15. A computer program product, tangibly embodied on a computer readable medium, for regression from interval target values, the computer program product including instructions for causing a computer to execute a method, comprising:
reading training data comprising an interval output;
estimating an initial model;
assigning representative values for the interval output of the training data using the initial model;
estimating a regression model using the representative values for the interval output of the training data;
determining whether the regression model converges by alternating between evaluating a linear Gaussian model and an expectation-maximization algorithm until the regression model converges;
iterating the step of assigning representative values for the interval output and iterating the step of estimating the regression model using the representative values for the interval output, in response to the regression model not converging; and
outputting the regression model, in response to the regression model converging.
16. The computer program product of claim 15, wherein the expectation-maximization algorithm is utilized to estimate the initial model.
17. The computer program product of claim 15, wherein the representative values are temporary values assigned to represent the interval output.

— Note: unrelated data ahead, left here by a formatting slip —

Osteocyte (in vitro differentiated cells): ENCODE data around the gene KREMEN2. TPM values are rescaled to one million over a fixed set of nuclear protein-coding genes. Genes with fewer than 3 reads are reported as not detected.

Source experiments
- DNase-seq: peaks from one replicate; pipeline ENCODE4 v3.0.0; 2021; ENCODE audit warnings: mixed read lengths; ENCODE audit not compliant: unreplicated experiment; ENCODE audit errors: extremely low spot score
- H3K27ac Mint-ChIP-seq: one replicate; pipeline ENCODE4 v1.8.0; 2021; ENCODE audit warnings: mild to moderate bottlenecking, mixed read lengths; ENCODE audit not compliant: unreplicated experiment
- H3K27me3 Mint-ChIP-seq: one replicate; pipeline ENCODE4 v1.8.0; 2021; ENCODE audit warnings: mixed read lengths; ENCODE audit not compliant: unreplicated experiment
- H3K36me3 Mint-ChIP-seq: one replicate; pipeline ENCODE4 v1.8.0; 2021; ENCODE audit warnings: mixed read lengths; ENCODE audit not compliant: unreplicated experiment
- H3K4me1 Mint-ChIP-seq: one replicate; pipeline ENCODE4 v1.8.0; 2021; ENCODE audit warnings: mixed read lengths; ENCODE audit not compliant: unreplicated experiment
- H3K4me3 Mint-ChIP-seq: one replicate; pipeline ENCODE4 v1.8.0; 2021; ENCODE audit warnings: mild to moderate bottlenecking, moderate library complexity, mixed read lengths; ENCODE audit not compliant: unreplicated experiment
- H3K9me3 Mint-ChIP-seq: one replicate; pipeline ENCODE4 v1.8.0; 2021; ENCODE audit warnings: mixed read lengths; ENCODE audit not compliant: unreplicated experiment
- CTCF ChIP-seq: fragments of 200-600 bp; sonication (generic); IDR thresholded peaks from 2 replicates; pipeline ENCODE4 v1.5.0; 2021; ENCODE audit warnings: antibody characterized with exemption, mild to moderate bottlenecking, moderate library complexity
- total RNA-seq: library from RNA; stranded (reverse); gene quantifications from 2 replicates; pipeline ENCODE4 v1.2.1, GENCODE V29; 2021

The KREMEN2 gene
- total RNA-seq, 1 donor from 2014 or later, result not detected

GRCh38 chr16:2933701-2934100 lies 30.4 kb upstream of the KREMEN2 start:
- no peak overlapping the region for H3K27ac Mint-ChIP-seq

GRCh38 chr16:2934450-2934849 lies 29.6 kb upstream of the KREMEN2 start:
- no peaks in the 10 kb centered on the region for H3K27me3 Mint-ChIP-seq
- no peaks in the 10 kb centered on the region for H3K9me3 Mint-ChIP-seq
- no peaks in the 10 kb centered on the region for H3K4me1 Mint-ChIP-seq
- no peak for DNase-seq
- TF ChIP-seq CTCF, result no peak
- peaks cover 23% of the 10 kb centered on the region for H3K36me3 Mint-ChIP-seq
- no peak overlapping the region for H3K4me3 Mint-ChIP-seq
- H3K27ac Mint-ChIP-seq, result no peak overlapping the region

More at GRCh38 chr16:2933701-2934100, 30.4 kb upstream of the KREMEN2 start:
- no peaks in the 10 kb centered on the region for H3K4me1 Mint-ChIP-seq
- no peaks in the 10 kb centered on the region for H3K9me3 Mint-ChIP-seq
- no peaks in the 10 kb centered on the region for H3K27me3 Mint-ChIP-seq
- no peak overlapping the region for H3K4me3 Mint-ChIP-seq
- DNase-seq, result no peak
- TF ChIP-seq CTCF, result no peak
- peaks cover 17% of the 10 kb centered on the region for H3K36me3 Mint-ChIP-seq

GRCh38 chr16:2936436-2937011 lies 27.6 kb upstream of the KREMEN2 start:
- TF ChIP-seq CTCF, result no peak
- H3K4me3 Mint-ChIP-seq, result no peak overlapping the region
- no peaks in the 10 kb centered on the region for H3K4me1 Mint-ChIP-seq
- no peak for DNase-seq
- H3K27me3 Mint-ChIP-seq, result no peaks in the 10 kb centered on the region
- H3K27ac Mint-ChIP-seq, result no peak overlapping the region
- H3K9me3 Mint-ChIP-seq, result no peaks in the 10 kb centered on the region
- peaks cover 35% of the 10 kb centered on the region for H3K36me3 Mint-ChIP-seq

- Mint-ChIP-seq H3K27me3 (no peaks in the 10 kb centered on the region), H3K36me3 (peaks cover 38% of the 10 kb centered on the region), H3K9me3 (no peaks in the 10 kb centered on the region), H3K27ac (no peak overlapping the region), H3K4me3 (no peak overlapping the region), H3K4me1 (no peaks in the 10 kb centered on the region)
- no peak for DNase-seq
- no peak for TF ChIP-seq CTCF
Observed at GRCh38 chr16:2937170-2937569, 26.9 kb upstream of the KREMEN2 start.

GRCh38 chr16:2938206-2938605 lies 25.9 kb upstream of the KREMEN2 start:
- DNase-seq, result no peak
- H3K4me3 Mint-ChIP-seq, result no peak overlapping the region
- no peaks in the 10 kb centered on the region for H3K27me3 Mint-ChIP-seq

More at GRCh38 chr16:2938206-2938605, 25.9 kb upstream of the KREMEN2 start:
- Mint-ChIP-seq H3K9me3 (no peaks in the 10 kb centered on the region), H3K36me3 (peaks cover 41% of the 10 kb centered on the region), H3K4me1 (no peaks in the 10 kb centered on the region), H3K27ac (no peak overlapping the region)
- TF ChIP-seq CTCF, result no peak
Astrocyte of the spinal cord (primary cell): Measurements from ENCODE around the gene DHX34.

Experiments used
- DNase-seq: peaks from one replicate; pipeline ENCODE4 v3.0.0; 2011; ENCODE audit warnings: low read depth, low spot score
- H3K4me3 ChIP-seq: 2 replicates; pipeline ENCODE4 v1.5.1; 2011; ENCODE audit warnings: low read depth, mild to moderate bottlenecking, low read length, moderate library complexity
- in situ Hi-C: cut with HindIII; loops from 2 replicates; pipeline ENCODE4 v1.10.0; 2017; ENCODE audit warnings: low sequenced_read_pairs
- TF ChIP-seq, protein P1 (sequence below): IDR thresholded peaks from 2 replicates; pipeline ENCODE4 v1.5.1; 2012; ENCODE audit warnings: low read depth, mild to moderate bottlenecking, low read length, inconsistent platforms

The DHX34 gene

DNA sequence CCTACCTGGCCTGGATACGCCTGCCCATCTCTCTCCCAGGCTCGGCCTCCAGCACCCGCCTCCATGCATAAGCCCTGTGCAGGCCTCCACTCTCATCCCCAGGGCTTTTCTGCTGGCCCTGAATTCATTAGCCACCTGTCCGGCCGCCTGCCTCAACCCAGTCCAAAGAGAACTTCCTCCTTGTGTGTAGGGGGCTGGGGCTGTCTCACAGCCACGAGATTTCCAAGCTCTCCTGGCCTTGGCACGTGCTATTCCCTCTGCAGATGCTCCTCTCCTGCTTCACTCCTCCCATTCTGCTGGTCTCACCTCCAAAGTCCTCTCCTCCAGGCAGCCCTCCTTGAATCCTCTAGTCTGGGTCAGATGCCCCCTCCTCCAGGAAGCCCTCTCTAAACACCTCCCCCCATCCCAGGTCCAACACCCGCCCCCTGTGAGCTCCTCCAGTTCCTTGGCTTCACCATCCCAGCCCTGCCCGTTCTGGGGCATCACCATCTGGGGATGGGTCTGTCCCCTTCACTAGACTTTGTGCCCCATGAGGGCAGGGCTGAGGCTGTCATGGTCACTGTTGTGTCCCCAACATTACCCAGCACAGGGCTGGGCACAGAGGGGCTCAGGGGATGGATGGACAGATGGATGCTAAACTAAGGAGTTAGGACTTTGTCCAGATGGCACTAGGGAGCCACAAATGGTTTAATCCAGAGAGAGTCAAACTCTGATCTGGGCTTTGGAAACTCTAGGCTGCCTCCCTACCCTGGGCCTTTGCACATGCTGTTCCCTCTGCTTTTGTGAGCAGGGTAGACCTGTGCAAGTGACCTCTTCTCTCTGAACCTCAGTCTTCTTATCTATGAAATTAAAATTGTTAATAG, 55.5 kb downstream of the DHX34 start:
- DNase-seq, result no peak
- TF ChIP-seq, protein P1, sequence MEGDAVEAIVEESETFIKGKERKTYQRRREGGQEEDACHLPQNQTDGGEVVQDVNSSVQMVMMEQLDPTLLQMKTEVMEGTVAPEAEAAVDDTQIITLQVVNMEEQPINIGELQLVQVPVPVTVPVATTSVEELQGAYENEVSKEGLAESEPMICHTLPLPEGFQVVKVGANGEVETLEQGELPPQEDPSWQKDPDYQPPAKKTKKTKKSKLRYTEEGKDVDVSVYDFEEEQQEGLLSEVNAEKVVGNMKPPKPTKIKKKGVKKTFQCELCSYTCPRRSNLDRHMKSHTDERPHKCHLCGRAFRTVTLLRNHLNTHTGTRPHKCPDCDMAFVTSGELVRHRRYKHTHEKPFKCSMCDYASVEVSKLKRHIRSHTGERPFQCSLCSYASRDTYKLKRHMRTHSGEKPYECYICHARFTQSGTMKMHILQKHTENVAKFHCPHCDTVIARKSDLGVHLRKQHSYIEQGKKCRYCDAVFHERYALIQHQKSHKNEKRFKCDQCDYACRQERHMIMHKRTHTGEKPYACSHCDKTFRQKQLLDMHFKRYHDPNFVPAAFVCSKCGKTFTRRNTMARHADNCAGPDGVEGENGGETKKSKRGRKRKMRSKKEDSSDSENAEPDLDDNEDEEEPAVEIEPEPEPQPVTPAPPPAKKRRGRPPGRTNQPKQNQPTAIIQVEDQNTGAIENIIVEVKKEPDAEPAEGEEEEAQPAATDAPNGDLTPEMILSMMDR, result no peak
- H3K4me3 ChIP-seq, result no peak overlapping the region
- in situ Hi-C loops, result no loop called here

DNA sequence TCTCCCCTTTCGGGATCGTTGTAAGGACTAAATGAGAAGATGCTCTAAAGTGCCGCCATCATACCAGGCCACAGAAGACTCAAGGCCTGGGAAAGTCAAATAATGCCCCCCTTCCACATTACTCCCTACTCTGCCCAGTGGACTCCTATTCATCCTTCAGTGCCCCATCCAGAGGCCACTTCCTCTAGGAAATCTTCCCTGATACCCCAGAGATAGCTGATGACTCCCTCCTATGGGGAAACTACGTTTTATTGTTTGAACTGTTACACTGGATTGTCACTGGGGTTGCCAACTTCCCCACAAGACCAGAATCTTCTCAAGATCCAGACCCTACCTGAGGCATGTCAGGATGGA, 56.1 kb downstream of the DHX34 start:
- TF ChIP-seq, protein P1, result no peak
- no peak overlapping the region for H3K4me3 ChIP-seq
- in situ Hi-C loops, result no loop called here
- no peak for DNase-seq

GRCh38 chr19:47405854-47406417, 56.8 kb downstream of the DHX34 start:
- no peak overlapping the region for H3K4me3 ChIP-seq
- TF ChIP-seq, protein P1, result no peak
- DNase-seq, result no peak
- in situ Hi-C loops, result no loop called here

18. The computer program product of claim 17, wherein the temporary values of the interval output are combined with point values of the training data to estimate the regression model.
19. The computer program product of claim 18, wherein other temporary values are repeatedly inserted as the representative values for the interval output; and
wherein the regression model is estimated.
Description
TRADEMARKS

IBM® is a registered trademark of International Business Machines Corporation, Armonk, N.Y., U.S.A. Other names used herein may be registered trademarks, trademarks or product names of International Business Machines Corporation or other companies.

BACKGROUND

1. Field of the Invention

Exemplary embodiments relate to solving regression problems, and more particularly to regression problems in which target values of training data are provided as intervals, for example, such as “from 40 to 50 inclusive”.

2. Description of Background

Regression in general is a problem in which the relationship f: X→Y between an input xεX=

D which is a D-dimensional real-valued vector and an output yεY= which is a real value is estimated from N pairs of input and output E={(x(i),y(i))}i=1 N called training data. The purpose of regression is to predict a correct output for an input xE whose output is unknown.

Regression problems having an interval as an input are important ones and can appear in forecasting sales, for example. However most of existing approaches have not addressed the problems associated with using intervals in regression problems. It would be beneficial to have techniques for addressing regression problems having intervals.

SUMMARY OF EXEMPLARY EMBODIMENTS